If you’re going to invest in Bitcoin, you have to be prepared for the volatility.
The Bitcoin price action over the past week has been a prime example of Bitcoin’s roller-coaster nature.
I’m going to go over what happened and offer a bit of advice about how to handle these sharp, sudden changes in price.
On Wednesday (Aug. 28), BTC was trading at about $10,250 on the Coindesk Bitcoin Price Index. That was down from about $12,000 as recently as Aug. 7.
Just 30 minutes later, the Bitcoin price had plunged $600, or about 4.5%. For context, an equivalent drop in the Dow Jones Industrial Average would slice nearly 1,200 points off the index.
Bitcoin continued to fall into Thursday, eventually shedding about $890, or 8.7%, in less than 24 hours. (Imagine a one-day drop in the Dow of 2,265 points!)
If it were anything but crypto, that would have been a scary moment. But as we’ve seen so many times before, Bitcoin investors didn’t have to wait long for a rebound.
It started Sunday as BTC climbed up off its lows. Then it shot up $610 in 14 hours, back over $10,000 to $10,354 – a 6.26% gain.
Over the next 48 hours, the rally continued, taking the Bitcoin price as high as $10,741. It represented a jump of $1,381 in five days for a gain of 14.75%. The Dow equivalent of that would be a one-week gain of 3,600 points.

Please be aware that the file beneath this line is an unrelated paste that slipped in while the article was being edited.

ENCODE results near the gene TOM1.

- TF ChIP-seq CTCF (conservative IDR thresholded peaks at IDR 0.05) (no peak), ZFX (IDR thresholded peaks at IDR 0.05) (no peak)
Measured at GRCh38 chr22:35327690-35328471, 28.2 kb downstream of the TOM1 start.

In crypto-land, though, it’s just another day at the office.
Self-styled crypto analysts tried to make sense of it all, offering up a variety of causes that all probably had some part in moving BTC prices.
A likely cause of the sell-off last week was the looming expiration of CME-traded Bitcoin futures on Friday (Aug. 30). Futures expiration dates are known to cause volatility and higher volumes in the stock markets.
It appears the Bitcoin market is no different.
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It’s also possible that some “whale” traders were making moves to position themselves in advance of the start of Bitcoin futures trading on the Bakkt exchange Sept. 23. Those futures will differ from CME in that they will be settled with actual bitcoin.
Whales looking to position themselves ahead of the Bakkt launch new may have taken advantage of lighter trading volumes last week to push prices down as they add to their holdings.
As for the rally, it’s possible that the whales positioning for Bakkt started buying back in.
There were also several positive news announcements, including Bitfinex announcing two new Bitcoin-based derivatives with up to 100x leverage and Binance acquiring crypto exchange JEX, which offers options and futures trading in Bitcoin and Ethereum.
In addition, Argentina imposed capital controls Sept. 1. Because Bitcoin can move seamlessly between borders, it’s popular with citizens seeking to circumvent capital controls (one of the reasons Bitcoin remains popular in China despite government restrictions).
But whatever the immediate causes of the Bitcoin price fluctuations, the larger lesson here is that it’s unwise to focus on these short-term gyrations unless you’re a trader who knows what they’re doing.
Long-term Bitcoin investors are best served by ignoring these price fluctuations. I continue to believe the Bitcoin price will rise over the next couple of years to $100,000 or more.